Why Would a Secondary School Student Need Speech and Language Pathology?

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Why would a secondary school student need Speech and Language Pathology? He or she speaks fine!

This is a common question and comment made by many parents and teachers who are unaware of the difficulties that many young people face when they enter Secondary School and continue through these crucial years of their life.

For most young people, language and communication continues to develop throughout the school years and into adulthood. They develop their social skills, their ability to negotiate and build friendships and problem-solve.

There are however a significant group of young people who struggle and find it significantly difficult. These young people have specific language and communication impairments and often have limited opportunities for developing these skills in Secondary School. There is also limited support and understanding of the issues these young people have; this impacts on their ability to access the mainstream curriculum and successfully complete their secondary school education. Often these are the students that “fall through the cracks” because of their hidden difficulties.

The transition from Primary to Secondary Education means learning new vocabulary, new subjects, different curriculum, different teachers and teaching styles, and higher level organization and problem-solving skills. Many Primary students who show progress on language assessments do not continue to receive services when they enter Secondary School and a new host of difficulties and challenges emerge.

How can a Speech and Language Pathologist Help?

Often parents and teachers are unaware of how Speech and Language Pathologists (SLP) can help in Upper Primary and Secondary schools.

The table below shows the difficulties students at this level have and how the SLP can help:

 

AREAS OF DIFFICULTYHOW A SPEECH PATHOLOGIST CAN HELP
Responding to questions and following instructions on a daily basisProvide visual support for instructions using lists and tables; breakdown questions
Comprehending abstract vocabulary, concepts and ideas in the classroomTeach key concepts and vocabulary through word associations, word building, word webs and mind maps. We use curriculum-based vocabulary from subjects such as, English, History, Geography, Science, PDHPE, etc.)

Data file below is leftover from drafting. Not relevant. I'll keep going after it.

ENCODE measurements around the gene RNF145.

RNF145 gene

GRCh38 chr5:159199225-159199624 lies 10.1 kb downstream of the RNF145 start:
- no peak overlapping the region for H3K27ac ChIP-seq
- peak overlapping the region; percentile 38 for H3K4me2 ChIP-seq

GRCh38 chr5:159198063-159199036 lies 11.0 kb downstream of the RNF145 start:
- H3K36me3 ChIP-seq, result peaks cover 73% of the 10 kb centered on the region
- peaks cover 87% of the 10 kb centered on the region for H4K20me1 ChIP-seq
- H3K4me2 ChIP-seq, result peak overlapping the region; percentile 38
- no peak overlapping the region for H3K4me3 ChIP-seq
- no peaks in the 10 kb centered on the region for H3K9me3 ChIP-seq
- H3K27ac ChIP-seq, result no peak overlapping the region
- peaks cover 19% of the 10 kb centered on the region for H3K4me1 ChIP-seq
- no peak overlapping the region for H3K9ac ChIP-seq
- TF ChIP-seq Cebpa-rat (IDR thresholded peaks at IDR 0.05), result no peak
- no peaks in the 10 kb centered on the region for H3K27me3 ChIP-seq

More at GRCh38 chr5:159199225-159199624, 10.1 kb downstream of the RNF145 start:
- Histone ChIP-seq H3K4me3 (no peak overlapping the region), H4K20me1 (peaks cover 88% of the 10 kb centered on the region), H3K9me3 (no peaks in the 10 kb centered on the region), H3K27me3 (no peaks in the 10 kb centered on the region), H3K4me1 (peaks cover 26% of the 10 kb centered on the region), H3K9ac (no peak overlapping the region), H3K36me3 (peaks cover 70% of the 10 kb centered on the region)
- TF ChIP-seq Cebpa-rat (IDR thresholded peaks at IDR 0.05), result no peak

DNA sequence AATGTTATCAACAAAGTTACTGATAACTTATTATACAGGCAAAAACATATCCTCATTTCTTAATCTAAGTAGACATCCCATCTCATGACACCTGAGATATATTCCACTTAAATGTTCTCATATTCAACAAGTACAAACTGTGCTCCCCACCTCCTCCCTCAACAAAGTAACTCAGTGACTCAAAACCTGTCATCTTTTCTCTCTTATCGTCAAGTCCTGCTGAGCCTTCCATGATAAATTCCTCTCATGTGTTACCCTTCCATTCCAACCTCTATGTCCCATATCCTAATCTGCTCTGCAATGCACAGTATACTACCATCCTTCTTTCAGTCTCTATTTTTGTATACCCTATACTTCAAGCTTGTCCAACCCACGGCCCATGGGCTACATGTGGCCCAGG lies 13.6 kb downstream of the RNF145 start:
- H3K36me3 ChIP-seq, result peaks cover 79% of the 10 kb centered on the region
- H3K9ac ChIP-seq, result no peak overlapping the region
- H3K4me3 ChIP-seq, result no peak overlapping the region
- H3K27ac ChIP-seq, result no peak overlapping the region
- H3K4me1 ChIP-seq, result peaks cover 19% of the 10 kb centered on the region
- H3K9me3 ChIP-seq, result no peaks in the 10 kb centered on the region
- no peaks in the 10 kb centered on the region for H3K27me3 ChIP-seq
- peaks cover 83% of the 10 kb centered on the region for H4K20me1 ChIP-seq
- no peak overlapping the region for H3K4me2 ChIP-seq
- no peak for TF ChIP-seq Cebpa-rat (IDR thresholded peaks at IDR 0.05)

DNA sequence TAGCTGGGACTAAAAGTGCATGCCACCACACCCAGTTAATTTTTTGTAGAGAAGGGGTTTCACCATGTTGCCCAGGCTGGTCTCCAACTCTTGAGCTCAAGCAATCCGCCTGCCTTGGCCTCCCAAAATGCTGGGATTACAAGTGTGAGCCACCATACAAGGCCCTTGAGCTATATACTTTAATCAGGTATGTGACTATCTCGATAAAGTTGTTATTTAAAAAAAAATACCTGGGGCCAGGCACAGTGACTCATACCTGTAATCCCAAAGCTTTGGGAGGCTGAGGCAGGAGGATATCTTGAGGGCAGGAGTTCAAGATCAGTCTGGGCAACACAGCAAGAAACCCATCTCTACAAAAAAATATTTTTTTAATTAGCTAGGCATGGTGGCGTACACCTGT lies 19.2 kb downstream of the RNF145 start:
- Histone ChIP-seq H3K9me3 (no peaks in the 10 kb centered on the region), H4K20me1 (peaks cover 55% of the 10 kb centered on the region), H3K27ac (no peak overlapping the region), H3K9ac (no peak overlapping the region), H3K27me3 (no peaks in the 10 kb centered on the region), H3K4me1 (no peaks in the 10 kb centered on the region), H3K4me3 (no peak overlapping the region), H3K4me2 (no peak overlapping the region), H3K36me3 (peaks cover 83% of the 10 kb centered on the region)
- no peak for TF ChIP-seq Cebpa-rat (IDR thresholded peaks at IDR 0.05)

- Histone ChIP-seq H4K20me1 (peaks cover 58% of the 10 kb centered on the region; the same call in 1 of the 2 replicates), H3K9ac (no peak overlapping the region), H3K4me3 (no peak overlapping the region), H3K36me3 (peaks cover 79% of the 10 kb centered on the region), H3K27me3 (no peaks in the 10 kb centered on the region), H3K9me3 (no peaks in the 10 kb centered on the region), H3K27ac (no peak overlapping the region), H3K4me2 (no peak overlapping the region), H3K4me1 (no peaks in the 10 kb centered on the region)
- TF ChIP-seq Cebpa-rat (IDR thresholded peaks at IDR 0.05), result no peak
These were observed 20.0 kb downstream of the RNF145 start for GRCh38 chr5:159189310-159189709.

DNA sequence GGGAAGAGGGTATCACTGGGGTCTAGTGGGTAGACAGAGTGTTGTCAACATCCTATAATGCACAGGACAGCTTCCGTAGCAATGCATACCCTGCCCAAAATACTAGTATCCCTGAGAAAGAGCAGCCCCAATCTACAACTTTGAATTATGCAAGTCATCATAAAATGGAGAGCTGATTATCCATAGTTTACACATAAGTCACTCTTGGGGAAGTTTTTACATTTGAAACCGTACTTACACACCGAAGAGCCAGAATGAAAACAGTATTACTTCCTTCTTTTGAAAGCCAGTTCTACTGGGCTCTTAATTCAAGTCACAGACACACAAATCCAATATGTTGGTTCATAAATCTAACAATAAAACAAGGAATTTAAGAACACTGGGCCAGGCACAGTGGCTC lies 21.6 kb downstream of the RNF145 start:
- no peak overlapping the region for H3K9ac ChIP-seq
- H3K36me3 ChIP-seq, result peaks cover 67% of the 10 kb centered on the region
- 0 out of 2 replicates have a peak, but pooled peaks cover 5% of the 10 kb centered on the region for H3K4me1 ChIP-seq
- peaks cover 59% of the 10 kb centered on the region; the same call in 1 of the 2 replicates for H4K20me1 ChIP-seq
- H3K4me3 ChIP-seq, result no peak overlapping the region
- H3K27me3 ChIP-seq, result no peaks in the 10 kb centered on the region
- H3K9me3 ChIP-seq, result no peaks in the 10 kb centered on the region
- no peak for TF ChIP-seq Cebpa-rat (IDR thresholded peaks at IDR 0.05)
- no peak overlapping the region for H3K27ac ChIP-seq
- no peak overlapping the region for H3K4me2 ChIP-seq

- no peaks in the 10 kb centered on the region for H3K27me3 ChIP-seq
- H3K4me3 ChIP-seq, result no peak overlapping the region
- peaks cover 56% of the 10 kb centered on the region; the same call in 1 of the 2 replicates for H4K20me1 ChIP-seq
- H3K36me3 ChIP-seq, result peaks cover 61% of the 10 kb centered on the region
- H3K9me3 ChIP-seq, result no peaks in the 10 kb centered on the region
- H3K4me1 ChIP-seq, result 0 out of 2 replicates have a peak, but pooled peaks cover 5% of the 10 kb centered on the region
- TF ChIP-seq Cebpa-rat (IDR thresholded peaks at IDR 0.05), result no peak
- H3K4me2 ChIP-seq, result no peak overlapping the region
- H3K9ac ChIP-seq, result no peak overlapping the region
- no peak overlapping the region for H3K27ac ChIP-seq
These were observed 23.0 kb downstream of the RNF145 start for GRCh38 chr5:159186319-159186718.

Verbally sequencing order of information (e.g. steps of a problem, order of a recipe or Science experiment, events in a story, etc.) and writing coherent paragraphs.Teach the use of story starters, visual story charts, and brainstorming ideas.

Teach beginning, middle, end of a story.

Teach first, next, then, last for order of steps.

Teach Introduction, main paragraph/idea, conclusion.

Writing complete grammatical sentencesUse colour coding to teach sentence structure (e.g. nouns, verbs, adjectives etc.)

Teach complex sentences using ‘shape coding’ (where visual symbols are used to teach sentence structure)

Comprehending and using figurative language (idioms, metaphors, similes, etc.)Teach idioms, metaphors, multiple meanings and double meanings, etc.
Social skills- making friends, assertiveness and life skillsTeach specific social skills and problem solving skills through role play.

Teach basic life skills such as budgeting, form filling, interview skills, etc.

Organization/ attention and listening skillsProvide visual timetables, teach organization and active listening skills.

 

Many parents choose to send their young person to Tutoring to help them “catch up” with their schoolwork. Tutoring has many benefits, however it will not benefit the young person if the underlying problems are not addressed.

What should I do if my child is struggling at Secondary School?

When looking for services, ensure that the Speech and Language Pathologist has experience with adolescent language and communication and has worked extensively in a mainstream secondary school environment.

A curriculum-based assessment combined with some formal language assessments can enable a Speech and Language Pathologist trained in this area to identify the young person’s strengths and challenges and create an education plan that meets their educational and social needs.
Many Speech and Language Pathologists have a keen interest in early childhood speech and language development and do not work with the adolescent and young adult population.
Speech Pathology in a school is very different from a clinic-based model as it is functional and connects directly with what the young person is learning in class and his/her social and educational interests. There is more carryover of skills learned when the young person can directly connect what they are being taught in the Speech Pathology sessions with what they are taught in the classroom.

 

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For more questions or if you have any concerns about your young person’s learning and communication, please contact

Rukiya Stein, M.A. MSPA, CPSP, Director/Speech and Language Pathologist on 0415746044 or articulatemenow@gmail.com or Facebook.

 

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